Governance, risk, and compliance of for a PCI-DSS 3.2.1 infrastructure (Part 8 of 9)

Kubernetes Service
Azure Active Directory
Azure Security Center

This article describes the considerations for an Azure Kubernetes Service (AKS) cluster that's configured in accordance with the Payment Card Industry Data Security Standard (PCI-DSS 3.2.1).

This article is part of a series. Read the introduction.

Maintain an information security policy

Requirement 12—Maintain a policy that addresses information security for all personnel

Microsoft completed an annual PCI DSS assessment using an approved Qualified Security Assessor (QSA). Take into considerations all aspects of the infrastructure, development, operations, management, support, and in-scope services. For more information, see Payment Card Industry (PCI) Data Security Standard (DSS).

This architecture and the implementation aren't designed to provide illustrative guidance for documenting the official security policy end-to-end. For considerations, refer to the guidance in the official PCI-DSS 3.2.1 standard.

Here are some general suggestions:

  • Maintain thorough and updated documentation about the process and policies. Consider using Microsoft Purview Compliance Manager to assess your risk.

  • In the annual review of the security policy, incorporate new guidance delivered by Microsoft, Kubernetes, and other third-party solutions that are part of your CDE. Some resources include vendor publications combined with guidance derived from Microsoft Defender for Cloud, Azure Advisor, Azure Well-Architected Review, and updates in the AKS Azure Security Baseline and CIS Azure Kubernetes Service Benchmark, and others.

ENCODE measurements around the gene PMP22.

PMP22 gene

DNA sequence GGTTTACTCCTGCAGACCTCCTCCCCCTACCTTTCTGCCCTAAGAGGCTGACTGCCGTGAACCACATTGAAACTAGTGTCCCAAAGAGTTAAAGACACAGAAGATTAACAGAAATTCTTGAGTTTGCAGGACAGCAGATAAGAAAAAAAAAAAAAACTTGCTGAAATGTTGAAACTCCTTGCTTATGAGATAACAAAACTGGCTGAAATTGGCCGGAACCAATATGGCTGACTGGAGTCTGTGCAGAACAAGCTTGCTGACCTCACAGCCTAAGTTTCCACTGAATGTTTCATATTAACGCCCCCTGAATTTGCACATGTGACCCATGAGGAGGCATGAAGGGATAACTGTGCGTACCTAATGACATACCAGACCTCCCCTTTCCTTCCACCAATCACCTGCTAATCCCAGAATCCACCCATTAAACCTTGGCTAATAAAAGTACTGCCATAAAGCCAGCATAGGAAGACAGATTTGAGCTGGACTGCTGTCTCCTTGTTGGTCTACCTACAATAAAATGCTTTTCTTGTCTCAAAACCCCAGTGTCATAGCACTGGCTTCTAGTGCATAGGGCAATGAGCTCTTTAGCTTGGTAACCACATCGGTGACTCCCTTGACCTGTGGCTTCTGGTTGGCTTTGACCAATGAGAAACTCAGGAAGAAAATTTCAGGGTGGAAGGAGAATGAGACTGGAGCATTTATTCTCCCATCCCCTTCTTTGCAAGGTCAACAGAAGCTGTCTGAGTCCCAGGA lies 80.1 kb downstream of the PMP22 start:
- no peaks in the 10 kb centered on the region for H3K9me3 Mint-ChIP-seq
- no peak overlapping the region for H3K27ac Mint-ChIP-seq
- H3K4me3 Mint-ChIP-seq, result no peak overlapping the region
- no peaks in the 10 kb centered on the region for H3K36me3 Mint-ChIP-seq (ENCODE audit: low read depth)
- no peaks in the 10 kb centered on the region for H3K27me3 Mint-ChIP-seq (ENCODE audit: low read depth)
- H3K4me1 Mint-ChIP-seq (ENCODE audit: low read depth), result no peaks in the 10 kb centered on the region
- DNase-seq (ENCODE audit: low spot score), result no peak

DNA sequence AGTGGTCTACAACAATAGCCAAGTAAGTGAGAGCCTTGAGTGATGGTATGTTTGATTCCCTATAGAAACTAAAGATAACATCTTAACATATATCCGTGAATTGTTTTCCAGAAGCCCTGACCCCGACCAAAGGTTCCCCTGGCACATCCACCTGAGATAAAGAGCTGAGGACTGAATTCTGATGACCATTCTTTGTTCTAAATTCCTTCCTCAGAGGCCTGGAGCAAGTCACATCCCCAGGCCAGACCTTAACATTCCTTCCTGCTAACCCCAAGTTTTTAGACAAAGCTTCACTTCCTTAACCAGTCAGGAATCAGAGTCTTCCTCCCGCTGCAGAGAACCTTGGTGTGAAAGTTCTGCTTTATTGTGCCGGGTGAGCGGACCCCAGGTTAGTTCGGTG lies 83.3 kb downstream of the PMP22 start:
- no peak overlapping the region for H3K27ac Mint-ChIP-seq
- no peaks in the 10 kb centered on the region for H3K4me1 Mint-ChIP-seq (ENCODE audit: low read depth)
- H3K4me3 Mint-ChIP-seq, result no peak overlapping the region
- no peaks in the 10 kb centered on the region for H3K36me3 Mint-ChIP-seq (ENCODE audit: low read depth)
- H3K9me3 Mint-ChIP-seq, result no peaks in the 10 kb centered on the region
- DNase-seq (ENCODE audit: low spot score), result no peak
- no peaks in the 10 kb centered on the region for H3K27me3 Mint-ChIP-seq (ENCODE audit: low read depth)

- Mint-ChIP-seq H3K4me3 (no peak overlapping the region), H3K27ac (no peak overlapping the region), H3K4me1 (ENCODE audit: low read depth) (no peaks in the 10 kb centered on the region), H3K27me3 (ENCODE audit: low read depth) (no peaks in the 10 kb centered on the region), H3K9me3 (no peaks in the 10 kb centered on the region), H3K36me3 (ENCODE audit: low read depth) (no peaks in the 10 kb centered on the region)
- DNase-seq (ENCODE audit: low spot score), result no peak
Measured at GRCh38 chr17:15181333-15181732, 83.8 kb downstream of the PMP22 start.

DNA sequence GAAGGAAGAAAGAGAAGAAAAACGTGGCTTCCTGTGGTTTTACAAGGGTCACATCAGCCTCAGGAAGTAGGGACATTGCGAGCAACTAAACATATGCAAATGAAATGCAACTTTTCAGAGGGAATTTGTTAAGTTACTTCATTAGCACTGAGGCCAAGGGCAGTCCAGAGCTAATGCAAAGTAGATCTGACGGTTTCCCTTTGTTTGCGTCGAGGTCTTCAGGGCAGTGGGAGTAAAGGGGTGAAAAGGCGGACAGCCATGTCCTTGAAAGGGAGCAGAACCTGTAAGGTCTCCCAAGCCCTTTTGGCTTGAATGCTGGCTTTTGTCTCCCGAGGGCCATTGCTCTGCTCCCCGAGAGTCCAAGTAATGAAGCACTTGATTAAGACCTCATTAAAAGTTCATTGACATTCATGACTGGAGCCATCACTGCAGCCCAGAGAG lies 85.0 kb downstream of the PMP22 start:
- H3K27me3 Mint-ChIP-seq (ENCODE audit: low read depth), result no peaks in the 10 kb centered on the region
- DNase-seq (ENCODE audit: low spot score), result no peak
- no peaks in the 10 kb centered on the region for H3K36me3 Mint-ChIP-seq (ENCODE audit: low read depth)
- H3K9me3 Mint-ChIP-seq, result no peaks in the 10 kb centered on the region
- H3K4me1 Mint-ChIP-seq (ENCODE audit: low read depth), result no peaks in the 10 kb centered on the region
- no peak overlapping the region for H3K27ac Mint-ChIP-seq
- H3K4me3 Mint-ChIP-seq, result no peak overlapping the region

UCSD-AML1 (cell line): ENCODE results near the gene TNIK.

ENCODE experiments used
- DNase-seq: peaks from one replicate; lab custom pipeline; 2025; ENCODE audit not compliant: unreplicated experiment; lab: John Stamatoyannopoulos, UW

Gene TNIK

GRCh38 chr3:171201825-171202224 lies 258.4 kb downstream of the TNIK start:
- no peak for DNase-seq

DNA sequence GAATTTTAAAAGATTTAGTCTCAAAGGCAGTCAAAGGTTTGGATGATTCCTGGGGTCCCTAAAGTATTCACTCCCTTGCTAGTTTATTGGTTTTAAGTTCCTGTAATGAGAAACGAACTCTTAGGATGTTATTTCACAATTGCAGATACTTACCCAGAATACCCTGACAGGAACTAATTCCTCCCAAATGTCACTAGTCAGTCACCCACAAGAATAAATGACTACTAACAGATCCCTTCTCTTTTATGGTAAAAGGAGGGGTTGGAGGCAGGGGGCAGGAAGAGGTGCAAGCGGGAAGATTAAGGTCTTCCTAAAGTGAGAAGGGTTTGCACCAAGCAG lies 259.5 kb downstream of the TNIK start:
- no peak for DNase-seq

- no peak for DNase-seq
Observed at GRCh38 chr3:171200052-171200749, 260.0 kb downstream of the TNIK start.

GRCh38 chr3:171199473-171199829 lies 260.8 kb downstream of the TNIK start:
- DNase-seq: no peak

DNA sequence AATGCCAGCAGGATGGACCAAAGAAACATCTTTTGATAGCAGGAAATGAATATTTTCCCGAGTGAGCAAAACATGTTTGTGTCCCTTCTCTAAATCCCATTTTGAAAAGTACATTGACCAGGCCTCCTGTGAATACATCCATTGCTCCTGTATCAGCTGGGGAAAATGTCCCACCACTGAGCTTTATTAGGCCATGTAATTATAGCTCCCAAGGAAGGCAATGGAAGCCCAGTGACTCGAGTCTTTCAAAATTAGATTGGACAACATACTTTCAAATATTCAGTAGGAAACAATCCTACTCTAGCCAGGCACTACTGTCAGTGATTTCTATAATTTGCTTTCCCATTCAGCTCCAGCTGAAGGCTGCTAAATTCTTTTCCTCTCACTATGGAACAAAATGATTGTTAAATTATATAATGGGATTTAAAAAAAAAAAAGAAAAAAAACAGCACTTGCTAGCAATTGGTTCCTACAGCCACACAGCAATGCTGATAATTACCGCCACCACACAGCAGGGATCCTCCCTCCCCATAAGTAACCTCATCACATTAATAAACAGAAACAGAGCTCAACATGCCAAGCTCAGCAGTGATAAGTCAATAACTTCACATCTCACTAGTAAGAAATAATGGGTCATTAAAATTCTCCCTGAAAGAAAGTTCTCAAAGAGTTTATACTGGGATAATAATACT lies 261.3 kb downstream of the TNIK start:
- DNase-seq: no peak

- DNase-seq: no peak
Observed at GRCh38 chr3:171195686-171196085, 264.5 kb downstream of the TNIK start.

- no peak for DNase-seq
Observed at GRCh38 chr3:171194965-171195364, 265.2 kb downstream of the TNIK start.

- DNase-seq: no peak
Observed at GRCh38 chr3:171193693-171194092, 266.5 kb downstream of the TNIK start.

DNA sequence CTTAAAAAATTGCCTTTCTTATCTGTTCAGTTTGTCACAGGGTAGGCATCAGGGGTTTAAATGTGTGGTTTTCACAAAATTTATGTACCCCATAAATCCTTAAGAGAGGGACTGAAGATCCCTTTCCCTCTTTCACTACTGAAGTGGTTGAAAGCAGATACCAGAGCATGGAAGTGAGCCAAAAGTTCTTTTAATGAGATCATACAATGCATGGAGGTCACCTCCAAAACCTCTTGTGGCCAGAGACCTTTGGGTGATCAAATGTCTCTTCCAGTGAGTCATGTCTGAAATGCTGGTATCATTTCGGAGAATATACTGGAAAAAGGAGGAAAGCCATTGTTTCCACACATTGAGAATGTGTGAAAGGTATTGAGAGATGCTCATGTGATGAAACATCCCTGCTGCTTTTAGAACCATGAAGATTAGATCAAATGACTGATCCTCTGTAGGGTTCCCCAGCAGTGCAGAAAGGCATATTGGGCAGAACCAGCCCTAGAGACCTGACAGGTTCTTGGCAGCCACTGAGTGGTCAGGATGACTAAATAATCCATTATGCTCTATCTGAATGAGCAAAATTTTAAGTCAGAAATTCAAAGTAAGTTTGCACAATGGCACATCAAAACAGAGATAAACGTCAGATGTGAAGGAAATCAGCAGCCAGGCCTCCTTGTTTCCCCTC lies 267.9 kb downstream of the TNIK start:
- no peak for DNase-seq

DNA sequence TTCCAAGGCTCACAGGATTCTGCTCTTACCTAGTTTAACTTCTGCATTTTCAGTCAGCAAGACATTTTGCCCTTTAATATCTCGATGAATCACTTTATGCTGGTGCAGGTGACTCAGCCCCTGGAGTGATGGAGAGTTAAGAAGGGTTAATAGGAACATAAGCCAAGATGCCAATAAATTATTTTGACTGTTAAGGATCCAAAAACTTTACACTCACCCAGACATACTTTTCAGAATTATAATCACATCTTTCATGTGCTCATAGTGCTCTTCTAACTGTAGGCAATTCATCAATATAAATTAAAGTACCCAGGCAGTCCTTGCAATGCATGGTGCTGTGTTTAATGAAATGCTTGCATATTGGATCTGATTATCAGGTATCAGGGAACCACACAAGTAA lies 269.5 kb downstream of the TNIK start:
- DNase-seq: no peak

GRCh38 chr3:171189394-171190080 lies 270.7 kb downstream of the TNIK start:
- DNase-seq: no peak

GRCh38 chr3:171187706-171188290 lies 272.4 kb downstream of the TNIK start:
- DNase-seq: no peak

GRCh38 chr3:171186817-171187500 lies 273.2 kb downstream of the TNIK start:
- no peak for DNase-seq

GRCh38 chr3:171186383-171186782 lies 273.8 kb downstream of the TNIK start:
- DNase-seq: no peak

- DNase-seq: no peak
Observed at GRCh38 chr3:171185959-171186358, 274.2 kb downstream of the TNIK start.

• When establishing your risk assessment process, align with a published standard where practical, for example NIST SP 800-53. Map publications from your vendor's published security list, such as the Microsoft Security Response Center guide, to your risk assessment process.

  • Keep up-to-date information about device inventory and personnel access documentation. Consider using the device discovery capability included in Microsoft Defender for Endpoint. For tracking access, you can derive that information from Azure Active Directory logs. Here are some articles to get you started:

  • As part of your inventory management, maintain a list of approved solutions that deployed as part of the PCI infrastructure and workload. This includes a list of VM images, databases, third-party solutions of your choice that you bring to the CDE. You can even automate that process by building a service catalog. It provides self-service deployment using those approved solutions in a specific configuration, which adheres to ongoing platform operations. For more information, see Establish a service catalog.

  • Make sure that a security contact receives Azure incident notifications from Microsoft.

    These notifications indicate if your resource is compromised. This enables your security operations team to rapidly respond to potential security risks and remediate them. Ensure administrator contact information in the Azure enrollment portal includes contact information that will notify security operations directly or rapidly through an internal process. For details, see Security operations model.

Here are other articles that will help you plan the operational compliance.

Next steps